In his book Ethnic Cleansing of Palestine, based on the leaked records, Israeli historian Ilan Pappe wrote that “the 1948 Palestinian Exodus resulted from a planned ethnic cleansing of Palestine that was implemented by the Zionist movement, mainly by Ben Gurion. The birth of the Zionist state came drenched with blood”. Pappe believes that ethnic cleansing is still taking place to this day. He has based his analysis upon the facts that “Palestinian youths, along with the rest of the population, are being targeted by Israeli authorities for extrajudicial assassinations and indiscriminate killings”. Gurion’s ethnic cleansing, according to the archives, was named Plan Dalet — “put to compile inventory of Arab villages and towns with a list of their prominent Arab leaders targeted to be seized and shot on the spot”.
Plan Dalet was meant to create a power vacuum, eliminating effective Arab Palestinian opposition to the Zionist plan of ethnic cleansing. The current Palestinian divisions have effectively given the Zionist state a free hand to expand its colonies in the West Bank and Gurion’s Plan Dalet — in viewing the present against the past — is still active to this day.
Shulamit Aloni, who had once served as minister of education under the late Israeli prime minister, Yitzak Rabin, acknowledged that apartheid existed in Israel. She wrote, saying that “Jewish self-righteousness is taken for granted. It’s simply inconceivable that the ultimate victims, the Jews who suffered for years and years the stigma of racial and religious prejudice, can carry out evil deeds. Nevertheless, the state of Israel practices its own form of apartheid with the native Palestinian population”. Ethnic cleansing and a racist occupying policy are meant to erase the Palestinian national identity while the Zionist colonists are still, to this very day, without any national identity that is required to identify them with their Zionist state.
A bid for endorsement of an Israeli ‘national identity’ or a ‘Hebrew’ one for the citizens of Israel has been rejected by the Israeli Supreme Court. Behind their insistence on a national identity, lies a deep inferiority complex due to the fact that all the Ashkenazi colonists originated from the Aryan tribes who converted to Judaism during the seventh century, when they were known as Khazars, living in present-day Ukraine. They are neither Israelites — “Beni Israel”, the children of Prophet Jacob, who changed his name to Israel — nor Hebrew Semites. Only the Arab-Palestinian Jews are the Hebrews and Israelites, as well. Therefore, the only legal national identity left for the Ashkenazis is the Jewish religious identity.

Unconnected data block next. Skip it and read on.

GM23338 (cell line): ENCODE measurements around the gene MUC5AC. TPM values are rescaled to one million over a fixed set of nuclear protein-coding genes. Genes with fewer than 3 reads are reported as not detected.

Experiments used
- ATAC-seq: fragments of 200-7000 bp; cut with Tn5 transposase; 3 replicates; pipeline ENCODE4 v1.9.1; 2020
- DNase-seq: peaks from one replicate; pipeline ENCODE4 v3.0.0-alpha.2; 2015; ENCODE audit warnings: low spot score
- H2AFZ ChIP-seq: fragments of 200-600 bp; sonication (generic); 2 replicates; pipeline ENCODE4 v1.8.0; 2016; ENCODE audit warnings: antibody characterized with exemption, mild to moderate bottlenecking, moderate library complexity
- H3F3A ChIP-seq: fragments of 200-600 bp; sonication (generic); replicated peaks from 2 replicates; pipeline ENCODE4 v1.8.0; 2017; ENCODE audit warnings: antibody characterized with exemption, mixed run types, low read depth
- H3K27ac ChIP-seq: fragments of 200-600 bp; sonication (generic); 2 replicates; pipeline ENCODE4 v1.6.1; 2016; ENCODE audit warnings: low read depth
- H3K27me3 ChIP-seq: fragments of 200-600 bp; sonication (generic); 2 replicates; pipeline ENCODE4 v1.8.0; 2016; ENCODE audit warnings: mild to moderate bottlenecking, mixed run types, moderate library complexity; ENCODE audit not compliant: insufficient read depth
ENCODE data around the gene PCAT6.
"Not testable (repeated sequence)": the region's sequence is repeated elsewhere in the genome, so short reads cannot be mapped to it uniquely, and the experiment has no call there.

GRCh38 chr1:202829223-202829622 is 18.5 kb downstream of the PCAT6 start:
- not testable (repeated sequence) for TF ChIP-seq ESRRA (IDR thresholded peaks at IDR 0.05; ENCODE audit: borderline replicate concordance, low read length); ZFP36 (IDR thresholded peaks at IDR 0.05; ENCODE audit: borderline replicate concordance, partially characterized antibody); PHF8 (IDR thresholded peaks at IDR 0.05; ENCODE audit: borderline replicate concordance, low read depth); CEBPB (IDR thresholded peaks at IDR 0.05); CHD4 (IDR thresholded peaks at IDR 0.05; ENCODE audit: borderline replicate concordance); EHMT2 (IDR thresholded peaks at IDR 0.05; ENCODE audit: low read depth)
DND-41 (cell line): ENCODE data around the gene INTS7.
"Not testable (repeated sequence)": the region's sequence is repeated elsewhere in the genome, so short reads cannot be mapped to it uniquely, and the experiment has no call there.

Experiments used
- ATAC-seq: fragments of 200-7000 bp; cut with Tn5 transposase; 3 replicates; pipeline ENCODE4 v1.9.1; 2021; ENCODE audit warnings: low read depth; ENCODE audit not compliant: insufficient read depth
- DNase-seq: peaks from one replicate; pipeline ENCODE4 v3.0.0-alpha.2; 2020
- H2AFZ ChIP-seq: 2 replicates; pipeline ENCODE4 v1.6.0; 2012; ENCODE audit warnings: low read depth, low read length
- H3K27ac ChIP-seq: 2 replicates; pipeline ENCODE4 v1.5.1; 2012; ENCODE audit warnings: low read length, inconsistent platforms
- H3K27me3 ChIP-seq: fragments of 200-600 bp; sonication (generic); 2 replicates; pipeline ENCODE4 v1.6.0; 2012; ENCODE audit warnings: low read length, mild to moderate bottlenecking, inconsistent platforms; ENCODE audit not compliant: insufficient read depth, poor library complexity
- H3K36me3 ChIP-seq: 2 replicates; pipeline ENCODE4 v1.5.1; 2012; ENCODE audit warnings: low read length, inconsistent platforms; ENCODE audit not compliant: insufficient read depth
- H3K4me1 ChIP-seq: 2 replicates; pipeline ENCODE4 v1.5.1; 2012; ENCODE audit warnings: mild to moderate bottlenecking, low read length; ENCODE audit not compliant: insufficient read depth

A major factor encouraging the Israeli apartheid agenda is a long-held attitude of all American administrations dealing with the Israeli-Palestinian conflict, manifest in abiding by the premise that “any possible settlement must match the positions of the stronger party”. Israel, in this case, being the stronger party whose “positions” must be accepted by the weaker party — Arabs. Such a premise has given Israel a supremacy that has energised its egotistical fervour, a position, according to Yitzhak Laor, that has “established a rigid apartheid legal system, as the High Court of Justice fades away”. Laor’s words featured in an article published in Haaretz under the title ‘Israel’s apartheid is worse than South Africa’s’.
Haaretz tried to define Israeliapartheid as “the meticulous sub-division of the people in Israel, guided by a principle of equality that benefits the ruling class”, which is the Aryan European Ashkenazi Jews over the Semitic Eastern Arab Jews and the Semitic Palestinian Arab native population. In 2011, Ehud Barak, the then Israeli defence minister, issued a statement that greatly shocked Israelis. He said: “If Israel does not achieve a peace deal with Palestinians, it will have to become a bi-national state or be undemocratic apartheid one.” In 2016, Israel has become both, with half of its population without any civil and political rights, whatsoever.